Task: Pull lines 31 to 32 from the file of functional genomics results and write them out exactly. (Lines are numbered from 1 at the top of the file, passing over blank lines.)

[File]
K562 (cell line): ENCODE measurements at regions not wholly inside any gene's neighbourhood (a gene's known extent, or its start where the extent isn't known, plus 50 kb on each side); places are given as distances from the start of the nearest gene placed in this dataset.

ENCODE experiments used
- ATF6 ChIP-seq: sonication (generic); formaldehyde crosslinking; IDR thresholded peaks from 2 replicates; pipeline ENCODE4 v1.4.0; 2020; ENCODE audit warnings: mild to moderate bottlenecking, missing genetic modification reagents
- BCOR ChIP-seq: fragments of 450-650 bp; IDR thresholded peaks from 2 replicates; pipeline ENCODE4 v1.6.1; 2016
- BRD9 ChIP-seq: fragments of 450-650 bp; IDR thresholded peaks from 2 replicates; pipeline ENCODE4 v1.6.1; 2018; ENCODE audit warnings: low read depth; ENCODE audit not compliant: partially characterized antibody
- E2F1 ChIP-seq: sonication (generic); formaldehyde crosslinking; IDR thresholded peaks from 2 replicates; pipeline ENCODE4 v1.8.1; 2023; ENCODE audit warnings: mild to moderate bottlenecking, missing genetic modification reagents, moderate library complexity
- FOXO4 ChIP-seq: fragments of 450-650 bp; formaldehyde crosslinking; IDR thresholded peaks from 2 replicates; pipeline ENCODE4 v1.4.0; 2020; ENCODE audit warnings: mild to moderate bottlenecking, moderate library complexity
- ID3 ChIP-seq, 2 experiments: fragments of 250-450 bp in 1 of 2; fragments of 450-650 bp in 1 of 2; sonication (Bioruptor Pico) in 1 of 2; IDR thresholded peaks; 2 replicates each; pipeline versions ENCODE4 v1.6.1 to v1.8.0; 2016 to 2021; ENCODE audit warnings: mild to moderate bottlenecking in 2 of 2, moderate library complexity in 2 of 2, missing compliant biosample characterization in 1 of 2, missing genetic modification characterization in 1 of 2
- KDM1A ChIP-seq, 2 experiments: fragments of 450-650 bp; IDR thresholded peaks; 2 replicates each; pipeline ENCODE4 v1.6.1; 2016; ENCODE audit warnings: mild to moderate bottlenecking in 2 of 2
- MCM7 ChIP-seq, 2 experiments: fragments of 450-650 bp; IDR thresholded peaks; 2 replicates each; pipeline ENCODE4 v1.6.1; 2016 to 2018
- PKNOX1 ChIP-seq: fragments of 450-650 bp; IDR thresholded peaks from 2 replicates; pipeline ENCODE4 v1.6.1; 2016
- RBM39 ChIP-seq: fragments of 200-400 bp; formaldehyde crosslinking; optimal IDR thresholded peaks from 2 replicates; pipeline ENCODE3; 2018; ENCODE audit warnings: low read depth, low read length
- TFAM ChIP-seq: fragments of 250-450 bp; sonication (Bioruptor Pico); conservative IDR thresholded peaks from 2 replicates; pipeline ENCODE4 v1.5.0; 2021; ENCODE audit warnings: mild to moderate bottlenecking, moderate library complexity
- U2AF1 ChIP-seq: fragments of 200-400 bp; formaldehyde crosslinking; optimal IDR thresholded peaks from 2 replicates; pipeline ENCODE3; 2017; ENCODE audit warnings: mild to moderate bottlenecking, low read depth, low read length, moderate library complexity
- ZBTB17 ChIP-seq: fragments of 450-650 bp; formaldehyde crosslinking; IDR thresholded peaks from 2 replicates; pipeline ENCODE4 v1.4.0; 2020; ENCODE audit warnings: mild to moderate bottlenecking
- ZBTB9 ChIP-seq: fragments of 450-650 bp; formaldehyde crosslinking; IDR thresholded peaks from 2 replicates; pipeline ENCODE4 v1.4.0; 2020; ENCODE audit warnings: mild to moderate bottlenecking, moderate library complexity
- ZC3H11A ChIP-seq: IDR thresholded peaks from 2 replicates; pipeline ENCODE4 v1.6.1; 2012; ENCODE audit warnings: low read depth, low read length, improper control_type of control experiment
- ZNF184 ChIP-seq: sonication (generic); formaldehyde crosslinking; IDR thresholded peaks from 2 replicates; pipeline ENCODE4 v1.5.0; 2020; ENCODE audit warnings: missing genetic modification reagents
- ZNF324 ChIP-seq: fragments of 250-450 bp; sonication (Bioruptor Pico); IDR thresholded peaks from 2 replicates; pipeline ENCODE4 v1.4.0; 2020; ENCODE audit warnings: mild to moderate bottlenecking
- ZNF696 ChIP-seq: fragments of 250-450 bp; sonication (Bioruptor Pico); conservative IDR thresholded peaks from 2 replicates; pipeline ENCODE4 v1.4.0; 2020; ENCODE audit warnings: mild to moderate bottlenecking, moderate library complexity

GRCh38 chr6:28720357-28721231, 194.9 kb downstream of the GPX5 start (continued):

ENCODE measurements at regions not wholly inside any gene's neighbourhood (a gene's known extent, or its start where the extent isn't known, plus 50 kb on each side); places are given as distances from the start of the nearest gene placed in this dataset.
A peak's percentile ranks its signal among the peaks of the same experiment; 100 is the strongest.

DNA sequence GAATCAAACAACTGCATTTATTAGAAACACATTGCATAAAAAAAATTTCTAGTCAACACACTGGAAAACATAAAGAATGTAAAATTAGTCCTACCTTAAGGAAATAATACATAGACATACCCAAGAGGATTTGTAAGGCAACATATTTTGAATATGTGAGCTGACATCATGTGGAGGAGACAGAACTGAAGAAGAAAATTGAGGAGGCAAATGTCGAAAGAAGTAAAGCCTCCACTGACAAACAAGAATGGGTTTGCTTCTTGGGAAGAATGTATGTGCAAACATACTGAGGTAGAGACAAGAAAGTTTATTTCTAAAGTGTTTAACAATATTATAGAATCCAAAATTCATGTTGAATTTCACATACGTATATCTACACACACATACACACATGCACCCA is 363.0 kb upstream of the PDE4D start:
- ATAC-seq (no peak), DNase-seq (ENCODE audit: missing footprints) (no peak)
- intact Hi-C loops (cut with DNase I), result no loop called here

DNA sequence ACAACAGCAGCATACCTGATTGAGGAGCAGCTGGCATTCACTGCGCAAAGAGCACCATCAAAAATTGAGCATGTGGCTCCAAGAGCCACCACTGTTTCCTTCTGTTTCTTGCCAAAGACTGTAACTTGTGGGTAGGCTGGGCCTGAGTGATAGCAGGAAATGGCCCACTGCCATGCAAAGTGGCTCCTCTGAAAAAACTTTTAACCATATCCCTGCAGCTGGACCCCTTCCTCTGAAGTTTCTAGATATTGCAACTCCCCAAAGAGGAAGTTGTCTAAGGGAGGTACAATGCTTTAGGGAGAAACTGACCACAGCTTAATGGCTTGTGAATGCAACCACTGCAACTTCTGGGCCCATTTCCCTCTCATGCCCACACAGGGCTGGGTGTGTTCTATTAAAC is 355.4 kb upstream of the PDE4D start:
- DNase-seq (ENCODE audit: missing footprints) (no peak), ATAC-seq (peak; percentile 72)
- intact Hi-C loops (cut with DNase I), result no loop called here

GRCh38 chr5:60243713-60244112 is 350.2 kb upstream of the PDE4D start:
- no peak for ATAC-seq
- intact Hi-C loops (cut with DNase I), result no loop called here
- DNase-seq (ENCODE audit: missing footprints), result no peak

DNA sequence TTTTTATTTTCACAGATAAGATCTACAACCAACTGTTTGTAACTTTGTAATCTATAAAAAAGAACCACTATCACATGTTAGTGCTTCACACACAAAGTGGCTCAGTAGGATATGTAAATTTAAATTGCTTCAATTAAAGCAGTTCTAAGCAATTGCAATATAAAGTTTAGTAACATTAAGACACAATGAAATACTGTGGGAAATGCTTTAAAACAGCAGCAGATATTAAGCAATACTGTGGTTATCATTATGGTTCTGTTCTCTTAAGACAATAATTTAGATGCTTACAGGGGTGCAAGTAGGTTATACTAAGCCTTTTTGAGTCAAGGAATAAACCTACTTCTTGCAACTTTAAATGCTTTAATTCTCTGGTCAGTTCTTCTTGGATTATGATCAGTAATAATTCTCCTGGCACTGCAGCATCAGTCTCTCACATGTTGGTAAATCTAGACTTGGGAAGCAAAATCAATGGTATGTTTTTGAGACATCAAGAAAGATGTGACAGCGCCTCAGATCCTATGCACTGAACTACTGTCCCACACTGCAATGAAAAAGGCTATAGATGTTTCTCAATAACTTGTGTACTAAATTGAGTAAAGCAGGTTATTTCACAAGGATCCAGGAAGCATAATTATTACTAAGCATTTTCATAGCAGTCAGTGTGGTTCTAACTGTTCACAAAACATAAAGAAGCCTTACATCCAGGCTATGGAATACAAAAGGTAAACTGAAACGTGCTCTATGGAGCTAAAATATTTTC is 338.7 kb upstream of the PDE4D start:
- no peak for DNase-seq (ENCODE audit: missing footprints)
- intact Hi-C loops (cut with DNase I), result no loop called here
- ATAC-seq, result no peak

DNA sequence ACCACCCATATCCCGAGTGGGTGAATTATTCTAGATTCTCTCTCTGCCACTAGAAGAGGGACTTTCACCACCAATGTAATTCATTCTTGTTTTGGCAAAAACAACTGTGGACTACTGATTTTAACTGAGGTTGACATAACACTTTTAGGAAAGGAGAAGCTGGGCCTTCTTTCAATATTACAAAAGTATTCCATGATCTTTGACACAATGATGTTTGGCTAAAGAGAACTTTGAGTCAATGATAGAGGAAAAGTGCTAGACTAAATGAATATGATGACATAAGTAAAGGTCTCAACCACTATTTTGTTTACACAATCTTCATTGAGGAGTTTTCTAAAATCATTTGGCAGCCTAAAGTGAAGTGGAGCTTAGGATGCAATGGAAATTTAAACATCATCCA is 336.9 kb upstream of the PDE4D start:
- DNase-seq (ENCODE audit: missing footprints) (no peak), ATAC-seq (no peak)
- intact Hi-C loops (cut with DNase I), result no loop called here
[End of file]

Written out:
- no peak for ATAC-seq
- intact Hi-C loops (cut with DNase I), result no loop called here